The Beacon chain is still a significant element of Ethereum as it manages the PoS protocol while maintaining the network's state and transaction processing in a separate execution layer.
The London upgrade came as a recommendation of EIP-1559 and was aimed at changing the transaction fee model of the network. Executed in August 2021, the fork changed the old system of bidding for transaction fees and introduced a new model with a base fee for burned transactions, hence reducing supply and, in turn, boosting the ETH price.
Unlike Bitcoin, which has a maximum of 21,000,000 tokens, Ethereum doesn't have maximum mineable tokens. Hence, the London upgrade was made to improve the economic sustainability of the network.
While it reduced the earnings of validators, it was a necessary move and the last significant fork before the Merge.
Depending on how you look at it, The Merge is arguably the most transformational fork on the Ethereum blockchain. It was executed on September 15, 2022, marking the complete transition of Ethereum from a PoW to a PoS consensus mechanism.
Most notably, The Merge significantly impacted the environment since it reduced energy consumption by approximately 99.95%. This solved one of the main critiques of blockchain technology and allowed it to align with growing regulatory and societal concerns about energy use.
While the change didn't address transaction costs and speed issues, Ethereum made a significant leap toward network sustainability, security, and scalability.
Technically, these were two hard forks executed on the same day, April 12, 2023, at block 17,034,870. Shanghai introduced staking withdrawals on the execution layer, while Capella was an upgrade of the Beacon Chain, making it possible for blocks to accept withdrawal operations. Together, they enable staking withdrawals.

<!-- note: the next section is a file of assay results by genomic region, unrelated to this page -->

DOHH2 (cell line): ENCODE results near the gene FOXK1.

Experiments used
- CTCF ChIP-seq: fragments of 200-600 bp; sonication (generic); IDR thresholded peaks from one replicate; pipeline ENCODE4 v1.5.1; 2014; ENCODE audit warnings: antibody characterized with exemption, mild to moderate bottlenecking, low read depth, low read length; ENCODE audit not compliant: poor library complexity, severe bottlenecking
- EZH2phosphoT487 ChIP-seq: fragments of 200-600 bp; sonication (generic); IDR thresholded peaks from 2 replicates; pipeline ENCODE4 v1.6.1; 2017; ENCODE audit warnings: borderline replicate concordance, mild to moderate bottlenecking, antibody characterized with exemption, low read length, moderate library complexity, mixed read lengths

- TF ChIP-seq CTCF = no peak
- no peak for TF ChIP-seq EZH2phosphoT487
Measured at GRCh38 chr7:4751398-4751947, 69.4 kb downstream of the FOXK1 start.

The Shapella hard fork alleviated concerns among investors and stakers about the liquidity of their staked assets, making staking more accessible and flexible. By encouraging more users to become validators, this fork increased the security and decentralization of the network.
It's clear that each update of Ethereum has been a stepping stone towards a more sophisticated and capable network. All these changes have collectively made it better. Yet, it seems there are more updates in line, such as Danksharding, which will impact scalability, and maybe another that deals with the high transaction fees of the network. As such, Ethereum blockchain evolution doesn't seem to be stopping anytime soon.

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Elvis Gwaro is a technical writer specializing in crypto and Web3 content. He actively invests in and advocates for the adoption of crypto and Web3 projects.